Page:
The health benefits of green tea are widely known, but coffee? Not so much. Now exciting new research from Japan shows both popular beverages can benefit people with diabetes in life-saving ways.
So grab a cup of tea or coffee and let’s dig into these fascinating findings.
For many years, scientists have observed that people who consume green tea and coffee experience a lower risk of death from cardiovascular disease as well as all other causes.1
Scientists have speculated that these benefits are due to the antioxidant and anti-inflammatory compounds found in both beverages.
Chock Full of Disease-Fighters
Green tea’s claim to fame is its catechin content. These antioxidants have been shown to fight cell damage that causes cancer. Coffee, on the other hand, contains chlorogenic acids, another hardworking antioxidant that’s been linked to improved fat metabolism and lower cholesterol levels.2
Past research has suggested that both of these compounds might also improve glucose control and insulin sensitivity.
Japanese researchers from Kyushu University, Fukuoka Dental College, and Hakujyuji Hospital decided to see if they could bring more clarity to the issue.
In fact, they took their research one step further and investigated the effect of coffee and green tea on the risk of death for people with diabetes.
Examined Nearly 5,000 Diabetics
The researchers performed a huge five-year observational study during which they tracked the health of almost 5,000 people in Japan with Type 2 diabetes.
The participants completed questionnaires focusing on lifestyle and food and drink habits. In particular, they were asked how much green tea and coffee they drank daily.
The study showed that Type 2 patients who drank more than one cup of green tea or coffee daily decreased their odds of dying from ANY cause compared to their peers who didn’t drink these beverages.
“Higher green tea and coffee consumption was significantly associated with decreased all-cause mortality in people with type 2 diabetes,” the researchers stated.
And it seems the more you drink, the merrier. The diabetics who were longest lived in the group were the ones who drank significant amounts of these beverages.
Coffee or Tea? Researchers Say Drink Both!
Looking at folks who just drank coffee, researchers found that drinking two or more cups per day was associated with a 41 percent lower chance of death.
Meanwhile, green tea drinkers who drank four or more cups a day experienced a 40 percent lower risk of death. (Green tea has much less caffeine than coffee, so generally the tea drinkers are able to consume a lot more without getting too wired.)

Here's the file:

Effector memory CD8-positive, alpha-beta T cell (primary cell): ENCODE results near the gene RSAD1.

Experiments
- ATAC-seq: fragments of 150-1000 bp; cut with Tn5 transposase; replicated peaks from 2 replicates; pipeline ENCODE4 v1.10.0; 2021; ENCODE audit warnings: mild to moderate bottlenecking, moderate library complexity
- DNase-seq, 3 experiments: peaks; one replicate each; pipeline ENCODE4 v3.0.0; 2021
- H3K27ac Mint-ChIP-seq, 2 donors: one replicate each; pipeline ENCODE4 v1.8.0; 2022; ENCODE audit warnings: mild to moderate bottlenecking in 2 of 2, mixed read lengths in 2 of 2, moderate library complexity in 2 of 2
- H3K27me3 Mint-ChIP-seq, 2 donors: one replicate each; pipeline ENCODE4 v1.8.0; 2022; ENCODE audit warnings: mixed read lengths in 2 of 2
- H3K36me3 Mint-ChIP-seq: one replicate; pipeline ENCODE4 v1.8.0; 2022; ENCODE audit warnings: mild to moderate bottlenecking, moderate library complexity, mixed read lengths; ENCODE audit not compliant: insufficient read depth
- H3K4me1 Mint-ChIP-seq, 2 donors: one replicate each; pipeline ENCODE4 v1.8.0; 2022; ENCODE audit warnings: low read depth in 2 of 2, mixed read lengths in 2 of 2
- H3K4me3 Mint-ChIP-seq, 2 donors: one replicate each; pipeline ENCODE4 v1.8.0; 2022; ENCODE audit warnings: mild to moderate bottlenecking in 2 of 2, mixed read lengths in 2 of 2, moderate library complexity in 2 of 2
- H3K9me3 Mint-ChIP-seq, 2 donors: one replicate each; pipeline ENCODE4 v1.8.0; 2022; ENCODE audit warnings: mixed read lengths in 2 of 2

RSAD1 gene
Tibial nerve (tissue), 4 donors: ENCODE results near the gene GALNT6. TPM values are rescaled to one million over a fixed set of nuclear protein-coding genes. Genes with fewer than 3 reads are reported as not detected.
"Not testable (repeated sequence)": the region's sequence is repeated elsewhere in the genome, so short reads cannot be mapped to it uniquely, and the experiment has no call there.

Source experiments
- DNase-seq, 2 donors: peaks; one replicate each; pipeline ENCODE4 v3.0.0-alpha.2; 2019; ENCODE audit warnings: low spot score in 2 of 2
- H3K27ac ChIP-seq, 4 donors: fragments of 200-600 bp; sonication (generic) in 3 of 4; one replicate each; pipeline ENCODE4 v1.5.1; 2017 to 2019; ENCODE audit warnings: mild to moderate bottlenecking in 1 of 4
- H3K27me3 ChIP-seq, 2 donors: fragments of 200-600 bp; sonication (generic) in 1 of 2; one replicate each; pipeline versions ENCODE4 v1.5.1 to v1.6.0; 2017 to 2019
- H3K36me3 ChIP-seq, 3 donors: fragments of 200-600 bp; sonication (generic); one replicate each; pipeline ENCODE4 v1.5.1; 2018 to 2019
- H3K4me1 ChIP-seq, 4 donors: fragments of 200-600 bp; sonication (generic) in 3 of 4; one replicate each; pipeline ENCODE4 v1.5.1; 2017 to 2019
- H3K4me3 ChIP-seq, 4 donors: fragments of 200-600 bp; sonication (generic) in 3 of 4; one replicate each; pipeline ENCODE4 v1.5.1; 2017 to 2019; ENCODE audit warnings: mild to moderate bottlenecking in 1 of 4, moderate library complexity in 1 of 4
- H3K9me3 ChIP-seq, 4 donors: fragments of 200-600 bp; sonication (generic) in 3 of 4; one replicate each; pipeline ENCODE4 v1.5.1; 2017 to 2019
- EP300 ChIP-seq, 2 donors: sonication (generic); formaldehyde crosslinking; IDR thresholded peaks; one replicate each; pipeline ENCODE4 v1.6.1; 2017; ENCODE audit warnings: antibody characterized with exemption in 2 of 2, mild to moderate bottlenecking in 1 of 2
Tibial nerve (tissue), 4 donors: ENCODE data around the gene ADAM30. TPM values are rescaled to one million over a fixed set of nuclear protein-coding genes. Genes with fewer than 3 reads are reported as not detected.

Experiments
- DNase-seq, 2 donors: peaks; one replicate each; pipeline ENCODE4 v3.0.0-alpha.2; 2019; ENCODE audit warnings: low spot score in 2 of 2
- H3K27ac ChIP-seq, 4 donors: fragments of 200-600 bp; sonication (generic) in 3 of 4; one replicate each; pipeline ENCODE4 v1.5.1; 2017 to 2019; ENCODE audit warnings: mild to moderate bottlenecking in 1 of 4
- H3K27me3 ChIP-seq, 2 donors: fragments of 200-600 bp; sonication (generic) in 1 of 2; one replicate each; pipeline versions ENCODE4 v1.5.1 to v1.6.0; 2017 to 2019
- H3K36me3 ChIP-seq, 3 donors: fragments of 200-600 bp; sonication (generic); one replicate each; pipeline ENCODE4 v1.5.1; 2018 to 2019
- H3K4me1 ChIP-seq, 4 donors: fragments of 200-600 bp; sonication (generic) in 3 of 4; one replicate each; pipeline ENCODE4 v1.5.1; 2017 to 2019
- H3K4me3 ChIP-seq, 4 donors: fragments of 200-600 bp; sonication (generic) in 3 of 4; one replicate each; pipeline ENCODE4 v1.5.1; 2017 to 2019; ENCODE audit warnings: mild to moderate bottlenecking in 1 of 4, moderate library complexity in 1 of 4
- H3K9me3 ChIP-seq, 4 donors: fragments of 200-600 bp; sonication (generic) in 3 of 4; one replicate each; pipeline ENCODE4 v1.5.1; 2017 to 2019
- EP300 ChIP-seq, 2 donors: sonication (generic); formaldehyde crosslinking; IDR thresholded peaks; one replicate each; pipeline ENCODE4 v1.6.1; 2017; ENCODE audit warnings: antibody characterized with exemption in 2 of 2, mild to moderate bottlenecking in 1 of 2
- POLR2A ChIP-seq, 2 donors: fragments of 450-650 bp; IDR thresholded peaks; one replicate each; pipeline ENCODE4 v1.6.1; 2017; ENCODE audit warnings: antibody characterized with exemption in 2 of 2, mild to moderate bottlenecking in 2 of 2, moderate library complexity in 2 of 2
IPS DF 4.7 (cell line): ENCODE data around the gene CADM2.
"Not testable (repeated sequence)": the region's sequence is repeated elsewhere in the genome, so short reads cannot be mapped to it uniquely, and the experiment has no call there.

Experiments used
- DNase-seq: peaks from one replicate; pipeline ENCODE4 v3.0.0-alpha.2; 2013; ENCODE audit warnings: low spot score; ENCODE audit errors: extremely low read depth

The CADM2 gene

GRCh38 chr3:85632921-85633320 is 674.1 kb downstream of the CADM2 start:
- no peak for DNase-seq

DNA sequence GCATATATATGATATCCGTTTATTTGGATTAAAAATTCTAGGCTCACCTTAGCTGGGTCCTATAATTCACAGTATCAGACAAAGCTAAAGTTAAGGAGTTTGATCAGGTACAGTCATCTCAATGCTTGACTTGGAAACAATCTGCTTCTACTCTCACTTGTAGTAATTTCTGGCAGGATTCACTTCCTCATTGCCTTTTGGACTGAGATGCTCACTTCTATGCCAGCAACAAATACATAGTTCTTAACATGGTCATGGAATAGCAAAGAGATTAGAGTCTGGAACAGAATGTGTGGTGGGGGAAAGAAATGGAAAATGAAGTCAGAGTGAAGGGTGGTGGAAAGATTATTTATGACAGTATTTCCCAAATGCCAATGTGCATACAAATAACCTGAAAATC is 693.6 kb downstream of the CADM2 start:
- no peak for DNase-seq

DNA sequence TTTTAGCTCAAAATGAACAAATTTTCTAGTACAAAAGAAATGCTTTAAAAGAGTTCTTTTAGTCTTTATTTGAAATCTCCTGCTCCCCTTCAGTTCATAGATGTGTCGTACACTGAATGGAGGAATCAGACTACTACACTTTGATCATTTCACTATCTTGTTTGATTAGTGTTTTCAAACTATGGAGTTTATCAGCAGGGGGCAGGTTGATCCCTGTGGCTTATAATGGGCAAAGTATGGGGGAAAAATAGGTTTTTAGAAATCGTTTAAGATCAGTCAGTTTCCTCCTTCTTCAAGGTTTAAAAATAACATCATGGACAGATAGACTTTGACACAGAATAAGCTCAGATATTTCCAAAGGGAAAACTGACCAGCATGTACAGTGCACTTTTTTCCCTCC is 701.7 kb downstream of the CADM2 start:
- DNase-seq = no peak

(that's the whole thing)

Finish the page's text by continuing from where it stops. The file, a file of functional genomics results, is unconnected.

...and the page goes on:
But what’s really interesting are the findings about those people who enjoyed both beverages daily. Researchers found their health benefits were even better!
- Two to three cups of green tea plus two or more cups of coffee — 51 percent lower mortality risk
- Four or more cups of green tea plus one cup of coffee — 58 percent lower mortality risk
- Four or more cups of green tea and two or more cups of coffee — 63 percent lower mortality risk
If I drank that much I would be flying without the benefit of a plane, and wide awake staring at the ceiling at 3:00 in the morning. But some people seem to be able to tolerate it. You have to judge for yourself – and be aware that you can feel the effects of these beverages 12 hours later.
But, in the interest of science, let’s continue.
Researchers Urge Caution
It’s important to note that this is an observational study—meaning it relies on self-reporting on the quantities of green tea and coffee consumed. Observational studies are reliable, but sometimes people’s memories when they go to report their habits aren’t.
Additionally, this study is focused on the Japanese population, so its findings may not always apply to people in the U.S. I think it’s worthwhile to mention that in many Asian cultures it’s common for people to drink larger amounts of tea throughout their lives than we do here in the U.S.
Dr. MinishaSood, an endocrinologist at Lenox Hill Hospital in New York City, brought up another point, saying, “It is also important to be cautious when interpreting the findings of this study because this group of patients was, on average, non-obese patients with controlled blood pressure.3”
In other words, they didn’t have some of the other co-morbidities that can often run hand in hand with diabetes and, on their own, can raise your risk of death. You might say they were relatively healthy diabetics.
That being said, drinking coffee or green tea may benefit people who do have these other health problems. In fact, I think green tea in particular would, but that’s just my opinion based on past research.
Another thing — if you do battle high blood sugar, I’d encourage adding coffee and green tea to a diet that’s already rich in fresh vegetables and lean meat with minimal processed food.
If you want to read more about the Japanese study, see their findings in the British Medical Journal Open Diabetes Research & Care.4
- https://www.ahajournals.org/doi/pdf/10.1161/STROKEAHA.111.677500#:~:text=In this study%2C
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